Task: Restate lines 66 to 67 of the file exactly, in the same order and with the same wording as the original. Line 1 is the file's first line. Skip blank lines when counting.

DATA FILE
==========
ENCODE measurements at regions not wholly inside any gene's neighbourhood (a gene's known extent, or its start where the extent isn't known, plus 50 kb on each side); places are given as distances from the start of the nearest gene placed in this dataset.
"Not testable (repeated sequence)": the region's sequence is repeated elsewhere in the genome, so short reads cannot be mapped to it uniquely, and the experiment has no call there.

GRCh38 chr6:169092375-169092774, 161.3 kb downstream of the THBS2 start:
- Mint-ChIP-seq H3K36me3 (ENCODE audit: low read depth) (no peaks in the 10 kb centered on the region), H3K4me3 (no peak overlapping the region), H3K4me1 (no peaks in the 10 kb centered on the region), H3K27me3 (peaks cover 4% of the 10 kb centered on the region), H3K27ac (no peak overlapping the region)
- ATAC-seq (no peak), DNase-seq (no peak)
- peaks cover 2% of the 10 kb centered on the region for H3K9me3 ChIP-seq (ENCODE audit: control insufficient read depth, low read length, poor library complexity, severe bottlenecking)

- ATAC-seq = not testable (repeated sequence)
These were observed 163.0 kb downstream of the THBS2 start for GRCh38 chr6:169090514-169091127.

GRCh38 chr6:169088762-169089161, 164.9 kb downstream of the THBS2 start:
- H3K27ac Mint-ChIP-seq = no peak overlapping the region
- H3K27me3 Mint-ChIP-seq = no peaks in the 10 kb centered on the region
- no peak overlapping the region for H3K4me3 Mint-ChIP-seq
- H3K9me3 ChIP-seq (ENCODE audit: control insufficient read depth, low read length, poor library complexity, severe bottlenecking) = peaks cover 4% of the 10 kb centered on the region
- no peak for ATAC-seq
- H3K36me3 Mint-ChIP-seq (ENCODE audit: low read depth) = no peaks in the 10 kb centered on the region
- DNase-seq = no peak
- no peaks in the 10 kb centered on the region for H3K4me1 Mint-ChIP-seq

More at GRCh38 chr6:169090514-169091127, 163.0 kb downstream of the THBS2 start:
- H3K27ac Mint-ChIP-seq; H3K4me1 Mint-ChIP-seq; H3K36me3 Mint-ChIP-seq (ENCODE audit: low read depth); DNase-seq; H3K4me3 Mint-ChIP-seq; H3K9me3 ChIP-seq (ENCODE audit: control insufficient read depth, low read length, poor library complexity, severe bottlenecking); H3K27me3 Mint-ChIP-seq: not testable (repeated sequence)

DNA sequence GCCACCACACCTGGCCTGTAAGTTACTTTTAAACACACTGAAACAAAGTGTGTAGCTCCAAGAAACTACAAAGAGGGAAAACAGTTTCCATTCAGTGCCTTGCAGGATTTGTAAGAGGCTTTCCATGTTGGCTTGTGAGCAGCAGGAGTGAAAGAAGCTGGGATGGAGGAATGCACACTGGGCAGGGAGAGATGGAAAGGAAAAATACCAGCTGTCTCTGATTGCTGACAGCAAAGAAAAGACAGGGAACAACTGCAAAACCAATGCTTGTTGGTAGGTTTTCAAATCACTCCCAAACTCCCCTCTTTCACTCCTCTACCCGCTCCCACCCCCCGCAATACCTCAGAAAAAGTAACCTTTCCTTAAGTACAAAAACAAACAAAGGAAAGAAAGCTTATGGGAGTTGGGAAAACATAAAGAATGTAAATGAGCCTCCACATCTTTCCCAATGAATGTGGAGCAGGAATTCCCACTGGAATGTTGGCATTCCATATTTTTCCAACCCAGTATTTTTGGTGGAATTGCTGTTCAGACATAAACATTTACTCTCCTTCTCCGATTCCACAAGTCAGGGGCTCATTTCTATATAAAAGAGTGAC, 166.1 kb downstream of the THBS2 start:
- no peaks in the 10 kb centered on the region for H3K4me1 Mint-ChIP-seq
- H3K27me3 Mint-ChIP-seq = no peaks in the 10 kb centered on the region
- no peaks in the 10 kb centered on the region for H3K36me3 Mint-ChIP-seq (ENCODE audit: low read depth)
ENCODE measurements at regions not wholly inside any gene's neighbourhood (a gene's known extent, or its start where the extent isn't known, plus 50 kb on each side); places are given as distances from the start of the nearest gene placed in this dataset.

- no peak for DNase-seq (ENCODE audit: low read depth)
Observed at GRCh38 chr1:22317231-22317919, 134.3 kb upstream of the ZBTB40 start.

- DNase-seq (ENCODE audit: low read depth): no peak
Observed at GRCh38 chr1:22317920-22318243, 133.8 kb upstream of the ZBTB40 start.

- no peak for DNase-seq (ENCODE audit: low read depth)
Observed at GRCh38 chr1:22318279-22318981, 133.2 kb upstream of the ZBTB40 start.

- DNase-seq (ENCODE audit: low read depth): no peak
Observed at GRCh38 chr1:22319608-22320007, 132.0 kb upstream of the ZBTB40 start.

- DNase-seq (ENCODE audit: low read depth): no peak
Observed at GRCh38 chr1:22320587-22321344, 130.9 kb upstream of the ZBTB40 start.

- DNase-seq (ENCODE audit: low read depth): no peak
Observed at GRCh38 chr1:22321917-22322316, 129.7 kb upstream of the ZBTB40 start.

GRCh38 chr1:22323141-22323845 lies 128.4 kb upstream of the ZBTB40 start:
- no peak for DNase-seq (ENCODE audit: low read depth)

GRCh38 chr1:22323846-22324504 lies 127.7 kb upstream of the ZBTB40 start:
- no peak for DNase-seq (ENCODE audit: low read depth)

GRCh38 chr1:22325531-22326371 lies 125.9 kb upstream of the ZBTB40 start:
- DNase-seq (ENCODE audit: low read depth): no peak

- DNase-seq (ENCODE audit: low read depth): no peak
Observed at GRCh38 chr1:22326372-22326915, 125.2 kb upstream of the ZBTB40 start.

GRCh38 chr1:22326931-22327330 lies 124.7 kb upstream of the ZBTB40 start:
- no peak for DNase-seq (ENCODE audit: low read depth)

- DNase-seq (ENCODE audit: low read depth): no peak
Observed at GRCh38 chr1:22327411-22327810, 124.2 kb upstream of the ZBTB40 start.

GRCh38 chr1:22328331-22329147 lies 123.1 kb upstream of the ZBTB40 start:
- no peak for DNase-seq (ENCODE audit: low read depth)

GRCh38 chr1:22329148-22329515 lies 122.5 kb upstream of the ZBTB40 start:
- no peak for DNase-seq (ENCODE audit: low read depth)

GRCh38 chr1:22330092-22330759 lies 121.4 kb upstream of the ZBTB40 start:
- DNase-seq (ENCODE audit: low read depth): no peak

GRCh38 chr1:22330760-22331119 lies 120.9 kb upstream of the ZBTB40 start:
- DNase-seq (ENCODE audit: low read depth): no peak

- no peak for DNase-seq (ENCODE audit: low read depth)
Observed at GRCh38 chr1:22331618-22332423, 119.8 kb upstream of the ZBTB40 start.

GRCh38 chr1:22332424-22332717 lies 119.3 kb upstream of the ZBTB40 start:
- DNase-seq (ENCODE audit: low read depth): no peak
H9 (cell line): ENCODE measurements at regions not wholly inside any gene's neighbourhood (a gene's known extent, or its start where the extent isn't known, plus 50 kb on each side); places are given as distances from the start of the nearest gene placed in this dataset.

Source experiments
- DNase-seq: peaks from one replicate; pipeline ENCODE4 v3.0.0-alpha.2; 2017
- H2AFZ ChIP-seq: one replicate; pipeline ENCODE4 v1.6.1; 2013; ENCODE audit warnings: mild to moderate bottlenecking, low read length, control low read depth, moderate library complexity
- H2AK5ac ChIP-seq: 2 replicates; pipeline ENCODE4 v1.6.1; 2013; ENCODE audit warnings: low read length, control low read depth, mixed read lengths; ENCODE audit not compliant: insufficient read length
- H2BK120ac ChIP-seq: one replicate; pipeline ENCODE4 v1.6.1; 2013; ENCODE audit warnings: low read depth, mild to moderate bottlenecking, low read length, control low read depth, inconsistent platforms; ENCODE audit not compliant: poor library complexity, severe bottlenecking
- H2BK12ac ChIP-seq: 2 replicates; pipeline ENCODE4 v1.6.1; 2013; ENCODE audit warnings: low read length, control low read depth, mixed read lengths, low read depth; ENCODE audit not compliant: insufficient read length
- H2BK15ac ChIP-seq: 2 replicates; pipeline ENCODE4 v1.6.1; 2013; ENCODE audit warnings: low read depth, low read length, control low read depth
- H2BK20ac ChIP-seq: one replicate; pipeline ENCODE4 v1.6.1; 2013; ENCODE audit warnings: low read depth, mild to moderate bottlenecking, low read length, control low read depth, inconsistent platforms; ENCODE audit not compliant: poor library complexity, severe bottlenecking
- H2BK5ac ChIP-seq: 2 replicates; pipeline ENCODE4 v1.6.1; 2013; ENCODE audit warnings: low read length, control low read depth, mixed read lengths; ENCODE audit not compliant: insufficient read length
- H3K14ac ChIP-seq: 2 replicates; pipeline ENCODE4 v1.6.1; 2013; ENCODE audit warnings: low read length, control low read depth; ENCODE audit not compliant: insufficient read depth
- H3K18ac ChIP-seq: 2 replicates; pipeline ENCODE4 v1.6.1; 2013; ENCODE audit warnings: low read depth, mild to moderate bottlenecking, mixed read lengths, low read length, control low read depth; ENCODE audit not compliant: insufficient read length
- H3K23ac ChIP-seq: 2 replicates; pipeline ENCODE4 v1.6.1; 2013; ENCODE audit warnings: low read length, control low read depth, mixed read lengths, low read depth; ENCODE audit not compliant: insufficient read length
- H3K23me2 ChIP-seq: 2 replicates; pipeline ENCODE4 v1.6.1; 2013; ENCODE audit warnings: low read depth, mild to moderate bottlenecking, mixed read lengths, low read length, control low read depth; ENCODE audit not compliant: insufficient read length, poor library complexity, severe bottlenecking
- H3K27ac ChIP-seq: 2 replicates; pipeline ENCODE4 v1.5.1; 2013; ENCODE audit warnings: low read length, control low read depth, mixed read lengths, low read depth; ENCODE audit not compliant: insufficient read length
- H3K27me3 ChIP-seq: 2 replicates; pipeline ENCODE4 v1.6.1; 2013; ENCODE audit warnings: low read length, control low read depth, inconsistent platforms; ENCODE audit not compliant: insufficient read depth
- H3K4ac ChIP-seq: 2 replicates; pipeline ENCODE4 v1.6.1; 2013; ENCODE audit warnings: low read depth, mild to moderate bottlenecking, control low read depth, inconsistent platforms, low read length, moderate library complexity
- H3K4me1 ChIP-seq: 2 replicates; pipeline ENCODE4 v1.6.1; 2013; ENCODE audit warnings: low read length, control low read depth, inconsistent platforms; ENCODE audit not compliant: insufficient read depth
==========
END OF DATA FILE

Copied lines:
- H2BK120ac ChIP-seq: one replicate; pipeline ENCODE4 v1.6.1; 2013; ENCODE audit warnings: low read depth, mild to moderate bottlenecking, low read length, control low read depth, inconsistent platforms; ENCODE audit not compliant: poor library complexity, severe bottlenecking
- H2BK12ac ChIP-seq: 2 replicates; pipeline ENCODE4 v1.6.1; 2013; ENCODE audit warnings: low read length, control low read depth, mixed read lengths, low read depth; ENCODE audit not compliant: insufficient read length